Very few veterinarians are Black. These students are trying to change that
Nationally, only about 3 percent of all veterinarians are Black, according to the Bureau of Labor Statistics. Students at the Virginia-Maryland College of Veterinary Medicine in Blacksburg are working to change those statistics.
Kia Williams is a second year veterinary student, studying the care of cows, goats, and other farm animals. “Vet med is a predominantly white, career field, but when you tap into food animal, you get predominantly white, older men,” said Williams.
Being a veterinarian, and a vet student, is stressful, said Williams. You put your heart and emotions into caring for animals, and interacting with their owners. Over time, it takes a toll on your mental health.
“You really have to find that work-life balance,” Williams said. “And I will admit, it is extremely hard. Trying to take care of yourself, trying to stay physically fit.”
Added to that is the stress of sometimes feeling out of place in a community like Blacksburg, where just five percent of people are Black. Sometimes, Williams said, she feels awkward walking into stores, where she is often the only Black person shopping.
“I was kind of hesitant about taking this route because of me being a female, me being a Black female and not being accepted,” Williams said. “But I had to get over that because if I’m willing to make a difference in this world, I’m gonna have to go through things that I might not want to go through.”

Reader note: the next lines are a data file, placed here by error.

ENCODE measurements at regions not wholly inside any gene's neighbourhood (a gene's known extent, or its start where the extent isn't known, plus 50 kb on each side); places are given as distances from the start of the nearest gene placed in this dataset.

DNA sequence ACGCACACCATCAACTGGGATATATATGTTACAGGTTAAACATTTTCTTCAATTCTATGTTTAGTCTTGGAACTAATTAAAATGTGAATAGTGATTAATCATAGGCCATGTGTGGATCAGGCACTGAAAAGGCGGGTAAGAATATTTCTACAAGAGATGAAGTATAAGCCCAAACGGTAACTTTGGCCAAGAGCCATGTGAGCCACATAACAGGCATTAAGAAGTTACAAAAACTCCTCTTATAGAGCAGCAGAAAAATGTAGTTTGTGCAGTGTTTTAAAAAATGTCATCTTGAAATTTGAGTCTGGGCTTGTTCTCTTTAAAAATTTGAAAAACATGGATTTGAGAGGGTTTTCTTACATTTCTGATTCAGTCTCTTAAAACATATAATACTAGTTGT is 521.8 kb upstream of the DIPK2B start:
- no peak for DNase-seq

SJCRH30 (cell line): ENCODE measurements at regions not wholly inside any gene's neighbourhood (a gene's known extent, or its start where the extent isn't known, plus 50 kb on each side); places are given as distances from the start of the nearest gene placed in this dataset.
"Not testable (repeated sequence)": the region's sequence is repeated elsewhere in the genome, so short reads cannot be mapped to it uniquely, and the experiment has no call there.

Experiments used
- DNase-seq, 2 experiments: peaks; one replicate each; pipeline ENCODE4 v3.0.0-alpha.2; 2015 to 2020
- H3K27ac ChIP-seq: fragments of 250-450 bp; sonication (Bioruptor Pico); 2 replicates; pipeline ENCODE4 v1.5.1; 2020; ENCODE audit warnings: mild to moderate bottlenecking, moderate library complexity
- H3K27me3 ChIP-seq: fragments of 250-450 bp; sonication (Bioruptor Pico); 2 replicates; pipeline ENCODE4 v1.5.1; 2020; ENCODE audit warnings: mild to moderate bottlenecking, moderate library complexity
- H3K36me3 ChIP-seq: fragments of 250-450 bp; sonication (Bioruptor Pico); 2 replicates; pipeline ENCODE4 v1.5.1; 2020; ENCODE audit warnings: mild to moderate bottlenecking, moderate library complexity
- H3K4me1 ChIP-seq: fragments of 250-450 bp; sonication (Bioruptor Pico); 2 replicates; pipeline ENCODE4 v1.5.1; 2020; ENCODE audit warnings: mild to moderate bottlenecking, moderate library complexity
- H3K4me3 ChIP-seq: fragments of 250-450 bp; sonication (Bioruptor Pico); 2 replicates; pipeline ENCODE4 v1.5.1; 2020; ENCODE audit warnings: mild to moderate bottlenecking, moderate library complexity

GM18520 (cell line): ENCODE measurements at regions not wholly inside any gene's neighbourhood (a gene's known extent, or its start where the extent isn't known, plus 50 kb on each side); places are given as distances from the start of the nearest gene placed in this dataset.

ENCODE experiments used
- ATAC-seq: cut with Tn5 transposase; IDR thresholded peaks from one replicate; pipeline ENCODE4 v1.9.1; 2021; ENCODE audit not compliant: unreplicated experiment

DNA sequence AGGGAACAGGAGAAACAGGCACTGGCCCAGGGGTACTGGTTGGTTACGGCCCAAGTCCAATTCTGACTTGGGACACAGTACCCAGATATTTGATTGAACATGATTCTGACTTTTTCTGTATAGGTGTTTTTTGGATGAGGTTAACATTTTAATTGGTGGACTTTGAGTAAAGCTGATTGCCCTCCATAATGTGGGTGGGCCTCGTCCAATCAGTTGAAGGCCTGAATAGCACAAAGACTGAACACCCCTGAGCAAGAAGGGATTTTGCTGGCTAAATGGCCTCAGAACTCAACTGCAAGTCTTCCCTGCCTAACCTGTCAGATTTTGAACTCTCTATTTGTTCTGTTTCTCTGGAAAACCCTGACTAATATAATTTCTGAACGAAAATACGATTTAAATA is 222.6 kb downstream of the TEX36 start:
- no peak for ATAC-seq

Williams recently helped launch a local chapter of the National Association of Black Veterinarians (SNABV) at the Virginia-Maryland College of Veterinary Medicine. They’re hosting an event on March 21 at Blacksburg Middle School, called “Vet For a Day.”
Williams said she hopes students will see that you can be a vet, no matter the color of your skin.
Another vet student in Blacksburg, Taylor Emery, who’s also Black, said encouraging young people is what led them to create the chapter. She grew up in Tampa, Florida, and said she loved animals as a child.
“I remember being a little kid and I never saw any one Black person working in a veterinarian clinic,” Emery said. “You might have that subconscious feeling of like, oh yeah, Black people just don’t do that. So like maybe I should do something else because I don’t see anybody like me doing that.”
Emery pursued a career in basketball, and then retired to study veterinarian medicine.
“I think it’s really big that we sit here and we show Black representation in vet med and let these kids know that, regardless of the color of your skin, you can do it. And we’re doing it. And yeah, you might have to break some barriers, just like we do, but you can do it.”
This report, provided by Virginia Public Radio, was made possible with support from the Virginia Education Association.